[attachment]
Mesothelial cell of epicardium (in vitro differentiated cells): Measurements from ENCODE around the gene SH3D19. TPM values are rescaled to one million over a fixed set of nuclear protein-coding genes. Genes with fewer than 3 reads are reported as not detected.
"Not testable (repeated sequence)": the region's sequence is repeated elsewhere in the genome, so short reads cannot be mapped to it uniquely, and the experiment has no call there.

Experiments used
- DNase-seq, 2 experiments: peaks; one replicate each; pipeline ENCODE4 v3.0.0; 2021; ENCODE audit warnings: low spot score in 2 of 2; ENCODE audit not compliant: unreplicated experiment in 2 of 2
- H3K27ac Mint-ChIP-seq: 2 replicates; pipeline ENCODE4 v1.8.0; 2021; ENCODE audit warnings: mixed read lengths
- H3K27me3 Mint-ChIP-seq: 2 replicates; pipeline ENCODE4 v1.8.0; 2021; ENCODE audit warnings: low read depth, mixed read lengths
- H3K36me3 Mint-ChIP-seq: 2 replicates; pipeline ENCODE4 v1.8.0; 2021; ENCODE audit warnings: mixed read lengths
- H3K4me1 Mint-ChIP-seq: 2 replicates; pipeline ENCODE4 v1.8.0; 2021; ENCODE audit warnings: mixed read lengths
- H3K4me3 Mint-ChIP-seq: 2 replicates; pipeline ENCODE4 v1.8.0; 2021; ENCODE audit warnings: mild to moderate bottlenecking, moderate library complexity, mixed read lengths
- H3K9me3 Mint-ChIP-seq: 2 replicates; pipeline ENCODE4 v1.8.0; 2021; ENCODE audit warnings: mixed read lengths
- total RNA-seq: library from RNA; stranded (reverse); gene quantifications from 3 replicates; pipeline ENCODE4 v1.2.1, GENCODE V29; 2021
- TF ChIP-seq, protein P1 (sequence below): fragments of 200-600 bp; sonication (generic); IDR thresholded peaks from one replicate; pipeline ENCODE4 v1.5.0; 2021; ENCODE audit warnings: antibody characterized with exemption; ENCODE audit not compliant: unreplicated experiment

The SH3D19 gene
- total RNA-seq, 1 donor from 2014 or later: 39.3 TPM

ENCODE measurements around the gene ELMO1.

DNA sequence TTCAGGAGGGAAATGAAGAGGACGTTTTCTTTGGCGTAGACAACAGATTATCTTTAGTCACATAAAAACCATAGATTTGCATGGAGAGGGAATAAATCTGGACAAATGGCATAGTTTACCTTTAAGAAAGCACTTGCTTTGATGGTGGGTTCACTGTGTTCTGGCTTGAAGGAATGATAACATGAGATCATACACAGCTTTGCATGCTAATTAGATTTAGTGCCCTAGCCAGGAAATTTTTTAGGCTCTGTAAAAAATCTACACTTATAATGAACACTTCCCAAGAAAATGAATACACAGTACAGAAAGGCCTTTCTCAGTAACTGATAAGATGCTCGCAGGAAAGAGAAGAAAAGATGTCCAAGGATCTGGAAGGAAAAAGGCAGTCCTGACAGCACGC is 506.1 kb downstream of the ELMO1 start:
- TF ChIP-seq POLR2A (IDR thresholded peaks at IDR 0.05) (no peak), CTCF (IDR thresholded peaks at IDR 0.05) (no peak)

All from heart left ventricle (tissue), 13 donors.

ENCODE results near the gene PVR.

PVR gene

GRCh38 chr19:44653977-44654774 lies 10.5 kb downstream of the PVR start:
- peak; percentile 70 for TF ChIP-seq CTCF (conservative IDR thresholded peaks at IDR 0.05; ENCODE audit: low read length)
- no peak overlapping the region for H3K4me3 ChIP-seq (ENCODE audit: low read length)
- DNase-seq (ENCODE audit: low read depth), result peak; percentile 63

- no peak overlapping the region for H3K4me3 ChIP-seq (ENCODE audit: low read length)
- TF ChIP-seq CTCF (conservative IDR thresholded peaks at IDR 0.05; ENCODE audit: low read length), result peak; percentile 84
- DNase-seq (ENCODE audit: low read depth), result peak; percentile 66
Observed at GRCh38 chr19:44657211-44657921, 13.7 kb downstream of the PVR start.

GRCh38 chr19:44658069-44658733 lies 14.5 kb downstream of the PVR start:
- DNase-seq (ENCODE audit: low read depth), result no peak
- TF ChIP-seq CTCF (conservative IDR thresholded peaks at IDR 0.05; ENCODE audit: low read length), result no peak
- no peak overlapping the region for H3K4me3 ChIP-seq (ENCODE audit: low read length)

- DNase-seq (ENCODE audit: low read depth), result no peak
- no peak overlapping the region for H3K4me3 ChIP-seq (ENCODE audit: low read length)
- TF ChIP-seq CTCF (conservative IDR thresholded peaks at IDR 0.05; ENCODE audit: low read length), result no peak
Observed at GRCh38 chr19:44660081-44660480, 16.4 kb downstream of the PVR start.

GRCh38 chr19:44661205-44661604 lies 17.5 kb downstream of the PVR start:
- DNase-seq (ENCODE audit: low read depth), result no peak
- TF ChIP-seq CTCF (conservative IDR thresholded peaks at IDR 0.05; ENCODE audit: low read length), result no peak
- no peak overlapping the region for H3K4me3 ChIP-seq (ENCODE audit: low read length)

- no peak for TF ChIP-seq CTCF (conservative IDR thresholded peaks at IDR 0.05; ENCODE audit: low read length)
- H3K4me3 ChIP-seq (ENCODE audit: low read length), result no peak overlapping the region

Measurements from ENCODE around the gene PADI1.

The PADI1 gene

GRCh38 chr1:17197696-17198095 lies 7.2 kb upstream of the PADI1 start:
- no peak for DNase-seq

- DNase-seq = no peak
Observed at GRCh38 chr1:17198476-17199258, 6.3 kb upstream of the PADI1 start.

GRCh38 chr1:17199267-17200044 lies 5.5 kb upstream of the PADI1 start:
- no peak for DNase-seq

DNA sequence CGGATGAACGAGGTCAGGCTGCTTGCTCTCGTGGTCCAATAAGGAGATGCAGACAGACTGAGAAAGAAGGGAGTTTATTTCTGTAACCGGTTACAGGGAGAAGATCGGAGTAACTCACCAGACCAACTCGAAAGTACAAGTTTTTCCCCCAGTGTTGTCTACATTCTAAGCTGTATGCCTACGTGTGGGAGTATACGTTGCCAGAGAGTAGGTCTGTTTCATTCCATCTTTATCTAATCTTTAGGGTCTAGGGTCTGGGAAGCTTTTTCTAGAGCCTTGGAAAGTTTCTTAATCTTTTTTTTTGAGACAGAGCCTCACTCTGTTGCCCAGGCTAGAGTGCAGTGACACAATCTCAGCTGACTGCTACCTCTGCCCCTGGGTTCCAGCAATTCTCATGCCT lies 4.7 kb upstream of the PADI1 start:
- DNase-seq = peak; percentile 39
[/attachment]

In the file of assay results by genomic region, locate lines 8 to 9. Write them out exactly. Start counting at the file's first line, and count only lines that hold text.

- H3K4me1 Mint-ChIP-seq: 2 replicates; pipeline ENCODE4 v1.8.0; 2021; ENCODE audit warnings: mixed read lengths
- H3K4me3 Mint-ChIP-seq: 2 replicates; pipeline ENCODE4 v1.8.0; 2021; ENCODE audit warnings: mild to moderate bottlenecking, moderate library complexity, mixed read lengths